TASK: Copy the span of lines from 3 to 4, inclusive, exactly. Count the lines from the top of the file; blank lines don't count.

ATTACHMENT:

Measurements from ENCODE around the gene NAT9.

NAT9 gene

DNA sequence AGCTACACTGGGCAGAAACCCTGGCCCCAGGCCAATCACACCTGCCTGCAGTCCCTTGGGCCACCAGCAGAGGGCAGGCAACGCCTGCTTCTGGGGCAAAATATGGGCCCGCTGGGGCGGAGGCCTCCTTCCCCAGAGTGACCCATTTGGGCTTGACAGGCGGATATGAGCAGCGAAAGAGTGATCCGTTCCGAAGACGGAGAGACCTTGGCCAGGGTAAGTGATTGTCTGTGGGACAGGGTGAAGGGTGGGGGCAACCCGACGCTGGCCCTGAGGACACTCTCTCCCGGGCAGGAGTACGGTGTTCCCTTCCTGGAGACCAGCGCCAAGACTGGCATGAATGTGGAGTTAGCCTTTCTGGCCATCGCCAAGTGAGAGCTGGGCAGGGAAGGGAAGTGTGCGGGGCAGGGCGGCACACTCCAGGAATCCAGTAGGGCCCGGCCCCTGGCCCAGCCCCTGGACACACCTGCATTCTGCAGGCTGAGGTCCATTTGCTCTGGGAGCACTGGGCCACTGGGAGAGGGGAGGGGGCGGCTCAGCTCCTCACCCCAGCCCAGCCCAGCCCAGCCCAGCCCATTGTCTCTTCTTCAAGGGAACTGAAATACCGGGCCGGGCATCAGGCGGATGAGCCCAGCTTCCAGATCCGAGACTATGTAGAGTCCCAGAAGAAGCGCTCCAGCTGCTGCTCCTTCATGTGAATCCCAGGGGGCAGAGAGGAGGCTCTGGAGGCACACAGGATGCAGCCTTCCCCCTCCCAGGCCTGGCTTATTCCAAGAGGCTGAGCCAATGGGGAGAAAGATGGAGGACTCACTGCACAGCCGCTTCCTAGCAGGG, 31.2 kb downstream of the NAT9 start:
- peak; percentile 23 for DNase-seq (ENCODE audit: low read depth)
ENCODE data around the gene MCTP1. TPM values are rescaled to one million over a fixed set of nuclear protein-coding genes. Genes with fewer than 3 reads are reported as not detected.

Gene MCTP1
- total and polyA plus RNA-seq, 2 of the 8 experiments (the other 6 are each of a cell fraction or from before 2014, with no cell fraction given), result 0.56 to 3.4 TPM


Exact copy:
DNA sequence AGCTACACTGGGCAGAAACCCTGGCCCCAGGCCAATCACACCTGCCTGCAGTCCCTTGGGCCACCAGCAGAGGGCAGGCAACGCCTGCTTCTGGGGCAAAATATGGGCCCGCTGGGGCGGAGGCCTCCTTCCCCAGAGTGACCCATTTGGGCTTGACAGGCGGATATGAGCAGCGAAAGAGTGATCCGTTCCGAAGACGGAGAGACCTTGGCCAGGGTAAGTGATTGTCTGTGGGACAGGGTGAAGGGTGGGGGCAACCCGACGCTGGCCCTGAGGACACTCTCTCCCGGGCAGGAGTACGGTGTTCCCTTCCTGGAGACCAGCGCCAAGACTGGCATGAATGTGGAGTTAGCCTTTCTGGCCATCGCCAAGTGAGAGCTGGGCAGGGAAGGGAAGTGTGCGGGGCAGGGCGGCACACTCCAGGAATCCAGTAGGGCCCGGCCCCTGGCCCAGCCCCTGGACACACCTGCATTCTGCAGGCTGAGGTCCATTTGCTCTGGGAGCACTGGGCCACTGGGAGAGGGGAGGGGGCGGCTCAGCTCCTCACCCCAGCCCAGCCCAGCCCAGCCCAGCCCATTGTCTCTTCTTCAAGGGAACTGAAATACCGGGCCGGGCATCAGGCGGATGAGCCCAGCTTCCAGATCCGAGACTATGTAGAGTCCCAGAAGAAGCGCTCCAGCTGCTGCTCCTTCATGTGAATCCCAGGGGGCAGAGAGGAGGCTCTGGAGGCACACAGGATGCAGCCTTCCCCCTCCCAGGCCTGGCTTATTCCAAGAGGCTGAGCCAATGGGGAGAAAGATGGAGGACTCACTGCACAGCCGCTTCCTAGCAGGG, 31.2 kb downstream of the NAT9 start:
- peak; percentile 23 for DNase-seq (ENCODE audit: low read depth)